24 Feb 2018
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Gig Review: Metaract, Checaine & Coridian @ Ding Dong, Auckland - 22/09/2017

29 Sep 2017 // A review by butch181

Ding Dong Lounge always has a great atmosphere and a well-lit bar area where you can actually see people, which makes chatting and socialising that much easier. Itís one of the places that I always enjoy going to, as everyone is in a great mood and chatty. Heading up into the intimate upstairs gig area, there is already a fair amount of people chatting and loitering about waiting for the night to begin.

First up on stage is Metaract. Fronted by Chris Yong, who had graced the stage only a couple weeks earlier with Emma G and Static Era, he beams a smile and oozes an aura of positivity on stage that is rivaled only by Jon Toogood of Shihad. Metaract is one of the heavier acts that Yong has been a part of, but arguably are still well within the classic/pop rock genre. Their set has a variety of styles from grunge rock to pop punk, and even throw in an adaptation of Bon Joviís Living on a Prayer as an intro; they provide a mix to appeal to a large number of people. Yongís personality on stage is that of someone eager to please; he provides insight to each track, gives recommendations on sing-a-long moments, and loves moving around the stage interacting with his bandmates. Bassist Victor Pesch looks comfortable in his power stance and is also loving every moment, in stark contrast to Sharne Scarborough and Clayton Gould (on guitar and drums respectively) who had that look of being focused on the job at hand. An exciting and fun band to watch perform, they are numerous ďmetalĒ aspects that I loved; from the use of a double kick that made the entire room quake and shiver, to Yong and Scarborough doing some synchronised shredding in harmony. A short set of 30 minutes, consisting of only six songs, but a great start to the night.

Next up on stage was another local act, Coridian. Coridian impressed me when they performed at the Auckland City Rockfest with the energy that frontman Dity Maharaj put into his performance, and he certainly hasnít slowed down since then. Dity is still very much the showman and works the stage well, able to move around at speed within a very confined space (his enthusiasm and passionate performance is on the way to being on par with that of Damian Alexander from Blindspott/Blacklistt. The band performed a solid show, with only some slight vocal irregularities from the movement of the mic, but they did look slightly out of place; the Raven brothers looked very much focused on hitting each note perfectly, and as a result, looked stiff on stage. No doubt with a few more shows under their belt, the performance aspect will develop further. One of the songs that enthralled me the most live was Reflections, which had a superb bass riff that tied the track together and provided an extra layer of melody. Dity has no issues hitting all the right notes, and while his voice doesnít have a very deep, thick vocal quality to it, he has an incredible vocal range, and it gives Coridian songs a slight Billy Talent vibe to them. The crowd wasnít too active, but it also didnít thin out, so they certainly enjoyed what they heard. One would expect a much better crowd reaction once the upcoming Caldera EP is released.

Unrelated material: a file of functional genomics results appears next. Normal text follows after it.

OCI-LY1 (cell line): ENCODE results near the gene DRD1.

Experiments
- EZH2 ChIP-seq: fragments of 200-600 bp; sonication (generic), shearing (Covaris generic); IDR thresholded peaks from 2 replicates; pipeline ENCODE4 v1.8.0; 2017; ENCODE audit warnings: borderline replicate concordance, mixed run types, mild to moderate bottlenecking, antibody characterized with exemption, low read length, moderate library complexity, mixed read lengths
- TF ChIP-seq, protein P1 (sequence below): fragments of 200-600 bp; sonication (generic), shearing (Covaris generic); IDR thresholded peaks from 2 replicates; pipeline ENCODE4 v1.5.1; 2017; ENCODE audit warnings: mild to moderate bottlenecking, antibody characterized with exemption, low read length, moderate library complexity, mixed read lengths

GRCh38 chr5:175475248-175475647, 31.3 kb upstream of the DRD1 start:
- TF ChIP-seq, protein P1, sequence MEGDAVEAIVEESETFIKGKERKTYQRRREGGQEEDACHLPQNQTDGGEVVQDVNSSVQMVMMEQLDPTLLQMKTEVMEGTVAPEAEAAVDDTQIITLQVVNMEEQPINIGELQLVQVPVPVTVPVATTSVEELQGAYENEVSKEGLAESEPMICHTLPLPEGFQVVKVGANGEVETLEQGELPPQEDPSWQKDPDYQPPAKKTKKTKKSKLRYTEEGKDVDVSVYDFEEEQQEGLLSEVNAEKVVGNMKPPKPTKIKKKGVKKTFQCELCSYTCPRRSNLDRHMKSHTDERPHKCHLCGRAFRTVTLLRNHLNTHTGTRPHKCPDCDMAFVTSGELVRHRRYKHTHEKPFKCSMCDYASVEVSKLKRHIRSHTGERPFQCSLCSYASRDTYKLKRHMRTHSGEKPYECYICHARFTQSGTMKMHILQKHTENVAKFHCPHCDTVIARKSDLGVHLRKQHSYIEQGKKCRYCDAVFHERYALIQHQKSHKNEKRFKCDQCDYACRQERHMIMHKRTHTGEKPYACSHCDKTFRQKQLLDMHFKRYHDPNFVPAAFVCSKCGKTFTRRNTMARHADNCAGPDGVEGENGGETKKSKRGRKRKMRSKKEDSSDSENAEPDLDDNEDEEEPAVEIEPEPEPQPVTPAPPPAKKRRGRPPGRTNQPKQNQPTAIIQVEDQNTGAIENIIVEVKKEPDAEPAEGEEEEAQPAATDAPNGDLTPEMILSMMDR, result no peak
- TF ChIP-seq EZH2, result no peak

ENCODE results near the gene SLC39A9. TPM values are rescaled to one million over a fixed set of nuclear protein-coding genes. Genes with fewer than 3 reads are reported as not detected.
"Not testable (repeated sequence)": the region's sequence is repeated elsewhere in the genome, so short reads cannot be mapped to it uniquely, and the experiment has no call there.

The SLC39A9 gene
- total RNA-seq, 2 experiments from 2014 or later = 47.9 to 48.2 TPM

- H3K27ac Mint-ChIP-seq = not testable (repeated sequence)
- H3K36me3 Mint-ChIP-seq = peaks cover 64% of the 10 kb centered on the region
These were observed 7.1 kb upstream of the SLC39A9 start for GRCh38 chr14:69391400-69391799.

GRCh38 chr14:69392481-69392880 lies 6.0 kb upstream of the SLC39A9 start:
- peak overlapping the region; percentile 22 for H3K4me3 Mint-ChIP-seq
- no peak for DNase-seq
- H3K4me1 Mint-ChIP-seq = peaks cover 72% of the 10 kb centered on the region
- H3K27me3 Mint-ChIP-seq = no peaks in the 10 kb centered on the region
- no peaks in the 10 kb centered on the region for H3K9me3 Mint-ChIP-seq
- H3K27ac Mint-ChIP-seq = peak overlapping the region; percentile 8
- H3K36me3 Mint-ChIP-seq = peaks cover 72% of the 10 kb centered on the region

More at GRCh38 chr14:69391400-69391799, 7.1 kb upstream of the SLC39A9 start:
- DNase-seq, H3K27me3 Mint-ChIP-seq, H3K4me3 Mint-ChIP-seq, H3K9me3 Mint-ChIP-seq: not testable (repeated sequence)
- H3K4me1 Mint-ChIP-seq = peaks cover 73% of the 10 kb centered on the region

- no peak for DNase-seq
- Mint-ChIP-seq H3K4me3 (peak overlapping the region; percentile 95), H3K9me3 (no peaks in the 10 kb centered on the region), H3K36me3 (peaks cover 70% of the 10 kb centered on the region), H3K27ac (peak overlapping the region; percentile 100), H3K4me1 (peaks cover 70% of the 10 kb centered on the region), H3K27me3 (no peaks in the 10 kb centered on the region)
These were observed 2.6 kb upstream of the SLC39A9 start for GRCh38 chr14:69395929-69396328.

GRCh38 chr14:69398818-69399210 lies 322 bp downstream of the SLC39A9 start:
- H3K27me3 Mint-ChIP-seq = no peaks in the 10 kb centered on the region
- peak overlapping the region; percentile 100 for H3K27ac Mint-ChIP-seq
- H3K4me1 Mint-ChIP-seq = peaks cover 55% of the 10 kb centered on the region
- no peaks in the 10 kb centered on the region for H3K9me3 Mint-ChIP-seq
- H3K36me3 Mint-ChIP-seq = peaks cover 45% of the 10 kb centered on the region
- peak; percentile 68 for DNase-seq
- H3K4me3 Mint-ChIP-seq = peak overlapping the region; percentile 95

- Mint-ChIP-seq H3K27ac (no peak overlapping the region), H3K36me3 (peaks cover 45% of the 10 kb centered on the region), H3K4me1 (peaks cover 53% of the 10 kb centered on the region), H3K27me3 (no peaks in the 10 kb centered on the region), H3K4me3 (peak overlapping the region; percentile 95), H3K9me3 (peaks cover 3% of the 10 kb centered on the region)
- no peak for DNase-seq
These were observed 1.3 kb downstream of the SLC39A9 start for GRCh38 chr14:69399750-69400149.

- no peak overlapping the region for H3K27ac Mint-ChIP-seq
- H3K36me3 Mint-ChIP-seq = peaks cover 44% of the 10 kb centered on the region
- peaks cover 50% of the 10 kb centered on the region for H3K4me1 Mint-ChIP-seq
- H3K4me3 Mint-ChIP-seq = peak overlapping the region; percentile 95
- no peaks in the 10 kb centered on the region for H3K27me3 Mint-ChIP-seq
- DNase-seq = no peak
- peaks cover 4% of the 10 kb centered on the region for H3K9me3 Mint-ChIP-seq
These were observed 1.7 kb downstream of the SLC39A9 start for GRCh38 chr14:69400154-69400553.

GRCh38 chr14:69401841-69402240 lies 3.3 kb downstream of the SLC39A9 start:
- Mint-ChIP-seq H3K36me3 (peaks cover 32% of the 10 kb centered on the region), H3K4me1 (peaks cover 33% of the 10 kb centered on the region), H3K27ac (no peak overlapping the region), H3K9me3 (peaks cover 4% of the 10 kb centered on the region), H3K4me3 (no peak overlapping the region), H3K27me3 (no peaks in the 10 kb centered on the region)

Headlining the show was Hamilton prog-rockers Checaine. Iíve caught them live once before at Nivara Lounge, and I had been unsure of whether vocalist Fraser Coombes was able to hit the high notes. I was pleased to see them come up to Auckland and Coombes hit Every. Single. Note. They played through much of the Symbols EP released earlier this year, with such tracks as Sleep with The Enemy, Moth to the Flame, and Bring Me Down, as well as a few tracks from their 2014 release Turn the Stone. Their musical style is somewhat more upbeat and lively than the opening acts and swiftly caused the women at the front of the crowd to break into dance. A consequence of the alcohol perhaps, but also a great testament of the inherent rhythm of the tracks. While Coridian had a slight vibe to their songs, Checaine are like a complete reincarnation of Billy Talent. Guitarist Regan Aspden is always a joy to watch, as he pulls out riff after riff, and creates a full-bodied layered sound with the help of a loop effect. Aspden and bassist Chris Prenter are having the most fun up on stage, with Coombes gradually warming up and getting more animated as the set progressed. They closed out their set on a strong note, with popular tracks Timebomb and Bring Me Down.


Review written by Alex Moulton
Photos courtesy of Alex Moulton

About Coridian

Take fireball vocal powerhouse Dity and the hard hitting, harder grooving Raven brothers, bind them together and you get Coridian. It's the four piece Auckland based group who are fast becoming one of the best new names in Kiwi rock.

A combination of emotive lyrics and heavy, yet still ambient, sound have crafted the
band's signature style. It's been described as, "impressive, power and pitching and
big crunchy walls of guitar" and "slick rock ballad wrapped in a metal coatingĒ

Visit the muzic.net.nz Profile for Coridian

Releases

Caldera
Year: 2017
Type: EP
Oceanic
Year: 2015
Type: EP

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